Dissecting the components of the humoral immune response elicited by DNA vaccines

P. Garside, C.M. Rush, T.J. Mitchell, B. Burke

Research output: Contribution to journalArticlepeer-review

3 Citations (Scopus)


Although DNA vaccines appear to be efficient at inducing strong cellular immune responses, a number of questions remain regarding their ability to induce humoral immunity. The essential components for generating an antibody response include B and T cell recognition of antigen, subsequent activation, clonal expansion of each lymphocyte type and migration of T cells into B cell follicles to provide help, all leading to germinal centre formation and antibody production. We have employed a double adoptive transfer system based on ovalbumin (OVA)-specific CD4+ DO11.10 T cells and hen egg lysozyme (HEL)-specific MD4 B cells to assess all of these parameters in the context of DNA vaccination in vivo. We find that vaccination with DNA constructs expressing an OVA–HEL gene fusion (encoding contiguous T and B cell epitopes) can induce T cell activation, clonal expansion and migration into B cell follicles accompanied by B cell activation, blastogenesis, expansion and antibody production. These findings show that DNA vaccination can induce all of the components required for humoral immunity and also provide a system for in depth analysis of factors that influence the development of antibody responses. Such strategies may facilitate the rational design of vaccines capable of inducing effective humoral immunity.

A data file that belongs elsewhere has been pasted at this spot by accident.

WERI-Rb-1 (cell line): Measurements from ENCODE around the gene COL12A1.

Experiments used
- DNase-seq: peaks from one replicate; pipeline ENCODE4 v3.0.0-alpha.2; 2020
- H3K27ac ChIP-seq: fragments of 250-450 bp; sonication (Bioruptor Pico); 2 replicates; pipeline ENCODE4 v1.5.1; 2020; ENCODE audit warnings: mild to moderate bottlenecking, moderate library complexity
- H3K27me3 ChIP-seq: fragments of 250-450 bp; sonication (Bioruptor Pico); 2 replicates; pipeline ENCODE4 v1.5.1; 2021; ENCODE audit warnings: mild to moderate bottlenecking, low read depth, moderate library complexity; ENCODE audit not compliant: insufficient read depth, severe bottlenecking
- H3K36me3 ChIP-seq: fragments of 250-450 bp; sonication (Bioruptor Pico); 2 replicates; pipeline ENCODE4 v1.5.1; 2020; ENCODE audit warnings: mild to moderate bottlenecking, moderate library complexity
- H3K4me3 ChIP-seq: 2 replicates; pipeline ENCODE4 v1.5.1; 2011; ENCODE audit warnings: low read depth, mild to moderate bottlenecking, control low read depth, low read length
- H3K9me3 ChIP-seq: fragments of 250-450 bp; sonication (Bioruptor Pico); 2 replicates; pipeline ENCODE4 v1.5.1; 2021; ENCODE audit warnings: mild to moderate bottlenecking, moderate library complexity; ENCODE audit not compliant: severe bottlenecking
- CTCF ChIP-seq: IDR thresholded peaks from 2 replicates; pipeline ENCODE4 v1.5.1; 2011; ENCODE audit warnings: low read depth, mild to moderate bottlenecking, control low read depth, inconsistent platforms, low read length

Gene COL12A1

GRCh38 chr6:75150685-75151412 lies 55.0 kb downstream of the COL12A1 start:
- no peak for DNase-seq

Original languageEnglish
Pages (from-to)776-784
Number of pages9
Publication statusPublished - 2006


  • DNA vaccine
  • humoral immunity
  • T–B cell interactions


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